I really like this world of Vex and how a lot of the story takes place in this online, virtual world. Sulan would put on a pair of goggles and it was like she was literally entering a world made up of pixels and 3D images and doing all this through an avatar that looked exactly like her real body. She went to school this way and made friends with people who lived hundreds, if not thousands of miles away. She could go to other locations as well, just like surfing the internet, and spend time doing things people do in real life. So cool! Too bad we don't have anything like this now.

Sulan's goal is to not be weak and vulnerable to the threats posed by The League, who are pretty serious killers on the loose. The world in this story became a dystopia not because some lunatic got too much power, but because the world is so unsafe, the only way to protect regular citizens is to patrol them as if they were prisoners in a camp. I like this very different approach to dystopian world building, if anything, because it could happen in reality.

Sulan gets her opportunities to fight physically, but also to use her unique math genius skills to get an edge on The League enemies, and it's cleverly done. Kind of ironic that she tries so hard to be physically capable when being a math genius serves her better in combat situations.

As for characters I liked, I really thought Billy's uncle was hilarious, but it might be too spoilery to name him in this review. He's kind of crazy, but he really livens up every scene he's in. I also think Taro, a mercenary boy her age, is a pretty cool character, as is Riska, the tiger-bat pet that Sulan takes with her everywhere, which also serves as her protector. Sulan, her parents and Taro are the most prominent Asian characters in this story, which is meant to highlight Asian characters that English language YA literature so often does not feature prominently, if at all.

I think this type of YA dystopia is simply not represented anywhere else, so you'll be reading a unique story that doesn't smack of all The Hunger Games-esque books out there. Although, it's overly saturated with info-dumping in the first 50 pages, get beyond that and you'll enjoy the story just fine. It's a little violent, but much less so than The Hunger Games, for example, so it should be fine for its intended audience. It sets up the next volume well and gets you asking questions about Sulan's mysterious friend and trainer, Gun.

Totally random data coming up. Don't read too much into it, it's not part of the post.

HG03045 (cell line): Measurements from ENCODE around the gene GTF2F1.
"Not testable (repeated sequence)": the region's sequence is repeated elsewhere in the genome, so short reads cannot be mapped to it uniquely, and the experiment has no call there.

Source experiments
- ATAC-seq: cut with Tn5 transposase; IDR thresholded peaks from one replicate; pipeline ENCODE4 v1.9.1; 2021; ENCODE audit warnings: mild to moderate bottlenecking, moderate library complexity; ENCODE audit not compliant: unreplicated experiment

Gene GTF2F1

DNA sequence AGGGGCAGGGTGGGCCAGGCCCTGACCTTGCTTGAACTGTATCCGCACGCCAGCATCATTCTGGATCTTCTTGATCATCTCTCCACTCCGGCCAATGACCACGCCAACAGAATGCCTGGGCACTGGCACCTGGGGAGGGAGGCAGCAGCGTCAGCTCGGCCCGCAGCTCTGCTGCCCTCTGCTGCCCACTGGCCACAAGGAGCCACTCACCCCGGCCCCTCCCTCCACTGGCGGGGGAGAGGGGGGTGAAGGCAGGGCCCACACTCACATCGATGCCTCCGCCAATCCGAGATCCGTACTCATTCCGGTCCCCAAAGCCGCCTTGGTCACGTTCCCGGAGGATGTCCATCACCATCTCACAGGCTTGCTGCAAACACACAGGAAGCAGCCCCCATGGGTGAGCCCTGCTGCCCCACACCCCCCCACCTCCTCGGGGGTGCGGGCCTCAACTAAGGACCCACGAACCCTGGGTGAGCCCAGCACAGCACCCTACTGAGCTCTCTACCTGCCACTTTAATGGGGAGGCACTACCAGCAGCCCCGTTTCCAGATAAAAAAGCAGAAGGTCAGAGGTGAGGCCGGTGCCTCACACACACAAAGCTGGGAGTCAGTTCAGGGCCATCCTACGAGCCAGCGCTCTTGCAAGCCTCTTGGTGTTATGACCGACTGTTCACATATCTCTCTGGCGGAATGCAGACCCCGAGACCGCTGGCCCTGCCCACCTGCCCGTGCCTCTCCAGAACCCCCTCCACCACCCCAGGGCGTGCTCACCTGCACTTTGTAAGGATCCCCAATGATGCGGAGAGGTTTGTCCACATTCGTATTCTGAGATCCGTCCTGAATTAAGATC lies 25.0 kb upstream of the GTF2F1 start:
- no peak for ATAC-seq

My score: 4/5 stars.

*I received a complimentary copy from the author of this novel in exchange for my honest review.

Monday, September 17, 2012

Book Review: Insurgent by Veronica Roth

Insurgent (Divergent, #2)
by Veronica Roth 

Genre: Science Fiction/Dystopia
Reading Grade: Young Adult
Publication Date: May 1, 2012
Source: hardcover purchase
Age Rating: 13+

Tris's initiation day should have been marked by celebration and victory with her chosen faction; instead, the day ended with unspeakable horrors. War now looms as conflict between the factions and their ideologies grows. And in times of war, sides must be chosen, secrets will emerge, and choices will become even more irrevocable—and even more powerful. Transformed by her own decisions but also by haunting grief and guilt, radical new discoveries, and shifting relationships, Tris must fully embrace her Divergence, even if she does not know what she may lose by doing so.

"New York Times" bestselling author Veronica Roth's much-anticipated second book of the dystopian "Divergent" series is another intoxicating thrill ride of a story, rich with hallmark twists, heartbreaks, romance, and powerful insights about human nature. 
My Review

Wow, it took me a long time to finish this one since it's so long and I had family visiting for a good chunk of the time I spent reading it. All I can say is that I didn't like this one as much as Divergent. Tris spends so much time bouncing from one thing to the next, one place to another, all without any direction or purpose. She finds out very early on from Marcus, Tobias' father, that he knows why Jeanine attacked the Abnegation faction at the end of the first book, but Tris doesn't get that answer at that time. She doesn't even feel it's all that significant of information to go after until the end of the book.

I just feel like it should have been much shorter and it would have been easier to get through. There are a lot of unnecessary scenes and lengthy descriptions that could have been left out completely. It bogged down the flow of the story and made it soupy to tread through. Shouldn't this story be more action-oriented and adrenaline-pumping? It is for a few short scenes, but that's all in its entire 525 pages.

For some reason, I sometimes find the second book in some trilogies to be “the sagging middle” books, and Insurgent seems like that to me. There is a plot twist at the very end that leaves you wanting to read the third book because it promises to answer the overarching, pink-elephant-in-the-middle-of-the-room question, why are all these people living in factions in Chicago, Illinois and are completely unaware of the outside world? So, I'll likely read Book 3 just to find out, but it better be more focused, more action-oriented and less cluttered with meaningless prose so it's not such a pain to get through.

To authors: Please remember you need to write a real story even in Book 2 of your trilogies. If you can't, then save us the pain and write duologies, instead. 'Kay, thanks.  

My score: 3/5 stars.

Monday, September 10, 2012

Novella Review: Weighted by Ciara Knight

Weighted (The Neumarian Chronicles, #0.5)
by Ciara Knight 

Genre: Science Fiction/Steampunk
Reading Grade: Young Adult (Novella)
Publication Date: August 2012
Source: review copy by author
Age Rating: 13+